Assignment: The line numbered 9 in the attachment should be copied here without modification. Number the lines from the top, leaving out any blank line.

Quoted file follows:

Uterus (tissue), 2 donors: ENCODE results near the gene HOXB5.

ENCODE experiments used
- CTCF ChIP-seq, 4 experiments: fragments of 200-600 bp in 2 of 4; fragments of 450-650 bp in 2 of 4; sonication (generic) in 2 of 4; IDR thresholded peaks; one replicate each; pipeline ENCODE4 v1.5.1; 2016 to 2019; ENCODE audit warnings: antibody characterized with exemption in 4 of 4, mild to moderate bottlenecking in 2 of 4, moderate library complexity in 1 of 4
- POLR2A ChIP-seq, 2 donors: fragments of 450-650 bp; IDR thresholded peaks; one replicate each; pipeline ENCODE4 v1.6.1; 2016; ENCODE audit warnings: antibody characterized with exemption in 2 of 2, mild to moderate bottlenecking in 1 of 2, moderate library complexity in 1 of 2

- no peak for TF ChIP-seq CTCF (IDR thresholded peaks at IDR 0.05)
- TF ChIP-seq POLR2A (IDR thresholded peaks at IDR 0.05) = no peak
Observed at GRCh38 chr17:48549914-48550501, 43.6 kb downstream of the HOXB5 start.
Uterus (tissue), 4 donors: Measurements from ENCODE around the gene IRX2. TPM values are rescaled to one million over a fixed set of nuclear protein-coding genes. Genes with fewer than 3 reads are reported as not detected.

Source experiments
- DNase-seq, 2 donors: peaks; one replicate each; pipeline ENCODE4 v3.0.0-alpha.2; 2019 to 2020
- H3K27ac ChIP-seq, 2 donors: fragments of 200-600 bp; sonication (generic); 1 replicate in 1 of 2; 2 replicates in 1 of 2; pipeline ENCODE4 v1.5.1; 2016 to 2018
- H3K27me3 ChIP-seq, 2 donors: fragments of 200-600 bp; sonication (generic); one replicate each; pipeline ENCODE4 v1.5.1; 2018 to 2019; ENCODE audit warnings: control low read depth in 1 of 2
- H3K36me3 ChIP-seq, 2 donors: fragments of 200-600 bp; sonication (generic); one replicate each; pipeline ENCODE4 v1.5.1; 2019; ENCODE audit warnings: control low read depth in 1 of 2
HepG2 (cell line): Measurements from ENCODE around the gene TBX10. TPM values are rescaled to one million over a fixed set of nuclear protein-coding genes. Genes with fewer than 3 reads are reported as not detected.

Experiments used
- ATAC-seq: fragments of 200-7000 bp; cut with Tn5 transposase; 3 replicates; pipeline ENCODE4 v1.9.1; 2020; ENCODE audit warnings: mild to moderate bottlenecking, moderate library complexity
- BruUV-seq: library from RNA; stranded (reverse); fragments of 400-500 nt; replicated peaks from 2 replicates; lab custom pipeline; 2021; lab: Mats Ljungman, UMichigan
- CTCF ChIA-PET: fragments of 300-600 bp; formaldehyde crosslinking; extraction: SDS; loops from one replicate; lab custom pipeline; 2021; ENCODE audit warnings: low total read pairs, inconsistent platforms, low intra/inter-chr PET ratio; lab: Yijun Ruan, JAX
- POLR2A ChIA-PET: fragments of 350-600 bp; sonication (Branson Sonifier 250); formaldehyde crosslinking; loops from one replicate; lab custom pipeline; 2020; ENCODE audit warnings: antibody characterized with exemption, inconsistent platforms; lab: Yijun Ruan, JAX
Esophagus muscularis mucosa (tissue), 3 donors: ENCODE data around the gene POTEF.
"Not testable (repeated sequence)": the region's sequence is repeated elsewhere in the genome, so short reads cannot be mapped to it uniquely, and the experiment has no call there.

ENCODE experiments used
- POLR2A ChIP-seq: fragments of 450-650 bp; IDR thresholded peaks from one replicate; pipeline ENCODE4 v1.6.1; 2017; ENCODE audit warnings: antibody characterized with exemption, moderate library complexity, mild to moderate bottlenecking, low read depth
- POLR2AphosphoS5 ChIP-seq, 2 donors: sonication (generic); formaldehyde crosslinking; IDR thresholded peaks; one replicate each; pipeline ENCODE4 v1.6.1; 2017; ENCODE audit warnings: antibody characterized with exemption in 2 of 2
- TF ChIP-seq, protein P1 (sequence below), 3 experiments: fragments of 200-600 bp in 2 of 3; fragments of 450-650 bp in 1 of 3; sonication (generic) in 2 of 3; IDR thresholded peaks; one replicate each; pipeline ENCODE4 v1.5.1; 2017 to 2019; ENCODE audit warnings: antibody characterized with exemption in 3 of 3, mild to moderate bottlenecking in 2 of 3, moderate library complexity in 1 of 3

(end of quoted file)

Source experiments